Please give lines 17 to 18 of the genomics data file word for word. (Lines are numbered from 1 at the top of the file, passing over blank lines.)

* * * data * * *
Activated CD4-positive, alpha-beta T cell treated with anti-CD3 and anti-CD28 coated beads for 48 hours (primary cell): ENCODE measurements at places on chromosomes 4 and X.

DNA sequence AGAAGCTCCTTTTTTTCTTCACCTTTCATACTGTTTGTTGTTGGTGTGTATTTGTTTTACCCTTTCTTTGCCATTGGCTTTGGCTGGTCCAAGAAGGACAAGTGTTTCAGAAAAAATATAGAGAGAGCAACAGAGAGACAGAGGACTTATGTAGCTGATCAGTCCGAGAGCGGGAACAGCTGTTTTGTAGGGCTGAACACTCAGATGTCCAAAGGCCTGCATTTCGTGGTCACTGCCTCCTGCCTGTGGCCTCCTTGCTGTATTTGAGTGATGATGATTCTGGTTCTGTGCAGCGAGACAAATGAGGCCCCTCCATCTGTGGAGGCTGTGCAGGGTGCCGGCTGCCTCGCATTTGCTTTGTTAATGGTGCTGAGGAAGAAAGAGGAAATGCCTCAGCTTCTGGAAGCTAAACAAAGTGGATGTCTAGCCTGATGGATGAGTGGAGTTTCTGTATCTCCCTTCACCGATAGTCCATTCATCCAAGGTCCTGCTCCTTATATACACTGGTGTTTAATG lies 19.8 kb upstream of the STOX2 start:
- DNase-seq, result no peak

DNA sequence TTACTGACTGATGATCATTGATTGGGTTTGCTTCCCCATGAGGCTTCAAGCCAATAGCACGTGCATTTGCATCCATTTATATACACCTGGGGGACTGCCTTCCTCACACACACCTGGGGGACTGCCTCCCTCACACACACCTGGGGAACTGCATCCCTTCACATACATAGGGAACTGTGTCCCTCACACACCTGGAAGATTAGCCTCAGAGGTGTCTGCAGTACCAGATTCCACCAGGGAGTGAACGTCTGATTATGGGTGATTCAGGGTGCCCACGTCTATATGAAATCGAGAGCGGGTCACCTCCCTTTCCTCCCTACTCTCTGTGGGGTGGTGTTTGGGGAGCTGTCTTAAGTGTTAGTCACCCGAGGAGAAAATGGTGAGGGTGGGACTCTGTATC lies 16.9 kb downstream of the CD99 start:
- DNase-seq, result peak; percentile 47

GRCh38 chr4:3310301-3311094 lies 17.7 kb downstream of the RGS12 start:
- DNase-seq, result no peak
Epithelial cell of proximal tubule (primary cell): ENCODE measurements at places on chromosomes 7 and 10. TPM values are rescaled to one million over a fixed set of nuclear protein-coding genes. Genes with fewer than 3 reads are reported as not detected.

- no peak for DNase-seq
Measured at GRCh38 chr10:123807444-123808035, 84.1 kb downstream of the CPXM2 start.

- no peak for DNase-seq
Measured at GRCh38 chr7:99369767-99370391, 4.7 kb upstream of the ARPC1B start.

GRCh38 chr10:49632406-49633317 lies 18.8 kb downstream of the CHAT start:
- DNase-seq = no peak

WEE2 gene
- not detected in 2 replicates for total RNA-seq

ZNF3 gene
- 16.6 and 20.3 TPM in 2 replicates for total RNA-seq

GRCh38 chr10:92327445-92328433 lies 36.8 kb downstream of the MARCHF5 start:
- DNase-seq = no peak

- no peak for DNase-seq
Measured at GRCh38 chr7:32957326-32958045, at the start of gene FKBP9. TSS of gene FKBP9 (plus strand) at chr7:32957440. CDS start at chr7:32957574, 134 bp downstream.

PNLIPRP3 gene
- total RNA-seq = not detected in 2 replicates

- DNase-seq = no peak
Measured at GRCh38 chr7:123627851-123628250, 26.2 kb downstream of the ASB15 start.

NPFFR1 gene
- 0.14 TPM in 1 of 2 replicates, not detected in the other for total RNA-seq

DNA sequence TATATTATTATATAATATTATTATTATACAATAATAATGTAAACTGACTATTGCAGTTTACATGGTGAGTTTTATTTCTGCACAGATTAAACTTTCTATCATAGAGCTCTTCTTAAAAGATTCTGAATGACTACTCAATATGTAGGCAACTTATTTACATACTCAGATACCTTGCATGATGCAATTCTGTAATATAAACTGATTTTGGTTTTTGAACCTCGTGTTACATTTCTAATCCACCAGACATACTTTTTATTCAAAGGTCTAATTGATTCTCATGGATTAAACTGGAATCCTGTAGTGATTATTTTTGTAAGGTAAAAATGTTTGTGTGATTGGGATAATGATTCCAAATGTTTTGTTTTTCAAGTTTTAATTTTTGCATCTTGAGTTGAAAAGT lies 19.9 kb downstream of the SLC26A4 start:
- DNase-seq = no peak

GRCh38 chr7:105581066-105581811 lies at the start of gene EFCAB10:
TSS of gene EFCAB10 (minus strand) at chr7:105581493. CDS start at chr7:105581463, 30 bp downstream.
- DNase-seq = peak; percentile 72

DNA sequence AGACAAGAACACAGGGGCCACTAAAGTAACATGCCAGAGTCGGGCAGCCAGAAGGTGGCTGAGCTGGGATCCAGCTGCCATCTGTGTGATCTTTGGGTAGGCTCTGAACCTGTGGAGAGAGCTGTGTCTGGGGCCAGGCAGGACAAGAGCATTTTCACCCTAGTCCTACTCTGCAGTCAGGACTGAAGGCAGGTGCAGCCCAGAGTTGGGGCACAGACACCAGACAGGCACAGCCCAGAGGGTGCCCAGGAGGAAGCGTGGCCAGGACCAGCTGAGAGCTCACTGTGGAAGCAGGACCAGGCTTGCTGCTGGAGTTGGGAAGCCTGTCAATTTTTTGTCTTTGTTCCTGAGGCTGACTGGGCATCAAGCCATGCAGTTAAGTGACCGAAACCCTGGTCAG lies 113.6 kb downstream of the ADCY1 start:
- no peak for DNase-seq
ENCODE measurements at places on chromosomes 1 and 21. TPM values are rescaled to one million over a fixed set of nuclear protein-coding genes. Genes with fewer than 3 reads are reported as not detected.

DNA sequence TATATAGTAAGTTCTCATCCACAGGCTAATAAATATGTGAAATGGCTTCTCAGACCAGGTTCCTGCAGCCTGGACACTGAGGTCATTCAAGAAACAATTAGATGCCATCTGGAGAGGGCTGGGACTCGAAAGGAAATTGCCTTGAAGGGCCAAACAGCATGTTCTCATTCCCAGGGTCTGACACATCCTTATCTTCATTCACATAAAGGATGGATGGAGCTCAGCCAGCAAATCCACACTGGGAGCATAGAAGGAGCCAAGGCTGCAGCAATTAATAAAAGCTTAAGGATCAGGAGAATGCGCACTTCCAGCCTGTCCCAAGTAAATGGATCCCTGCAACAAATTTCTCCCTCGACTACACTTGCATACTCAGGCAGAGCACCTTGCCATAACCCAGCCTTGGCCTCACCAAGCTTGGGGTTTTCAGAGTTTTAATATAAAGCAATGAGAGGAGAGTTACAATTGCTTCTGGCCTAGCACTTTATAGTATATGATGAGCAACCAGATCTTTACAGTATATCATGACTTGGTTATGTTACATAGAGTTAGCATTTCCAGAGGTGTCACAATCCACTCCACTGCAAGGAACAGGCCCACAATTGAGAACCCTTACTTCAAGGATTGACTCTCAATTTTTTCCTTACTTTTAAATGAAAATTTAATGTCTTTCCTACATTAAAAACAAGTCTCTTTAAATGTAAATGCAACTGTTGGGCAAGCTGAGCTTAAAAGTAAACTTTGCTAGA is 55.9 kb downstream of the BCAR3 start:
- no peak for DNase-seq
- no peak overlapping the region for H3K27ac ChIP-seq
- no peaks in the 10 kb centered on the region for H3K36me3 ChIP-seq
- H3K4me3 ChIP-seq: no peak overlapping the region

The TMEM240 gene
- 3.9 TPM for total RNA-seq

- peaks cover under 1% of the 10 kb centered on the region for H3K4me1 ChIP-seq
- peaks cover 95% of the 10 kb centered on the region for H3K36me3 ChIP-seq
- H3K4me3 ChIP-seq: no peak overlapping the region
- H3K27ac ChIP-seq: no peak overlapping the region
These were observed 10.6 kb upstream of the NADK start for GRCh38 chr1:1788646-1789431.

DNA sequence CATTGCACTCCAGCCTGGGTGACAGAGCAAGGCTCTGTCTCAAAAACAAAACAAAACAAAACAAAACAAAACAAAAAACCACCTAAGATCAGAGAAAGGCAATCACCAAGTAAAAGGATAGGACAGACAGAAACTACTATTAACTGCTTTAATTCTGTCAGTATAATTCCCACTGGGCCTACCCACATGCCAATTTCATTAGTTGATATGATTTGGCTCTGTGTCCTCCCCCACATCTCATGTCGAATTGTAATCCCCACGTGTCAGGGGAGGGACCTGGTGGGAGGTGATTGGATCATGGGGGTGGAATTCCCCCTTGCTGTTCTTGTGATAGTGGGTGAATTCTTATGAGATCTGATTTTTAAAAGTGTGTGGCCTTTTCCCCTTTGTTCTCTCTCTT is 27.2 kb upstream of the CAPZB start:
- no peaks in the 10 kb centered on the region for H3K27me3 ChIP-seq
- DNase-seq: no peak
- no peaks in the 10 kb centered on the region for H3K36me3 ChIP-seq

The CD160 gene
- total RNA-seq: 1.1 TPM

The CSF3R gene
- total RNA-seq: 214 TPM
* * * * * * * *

ZNF3 gene
- 16.6 and 20.3 TPM in 2 replicates for total RNA-seq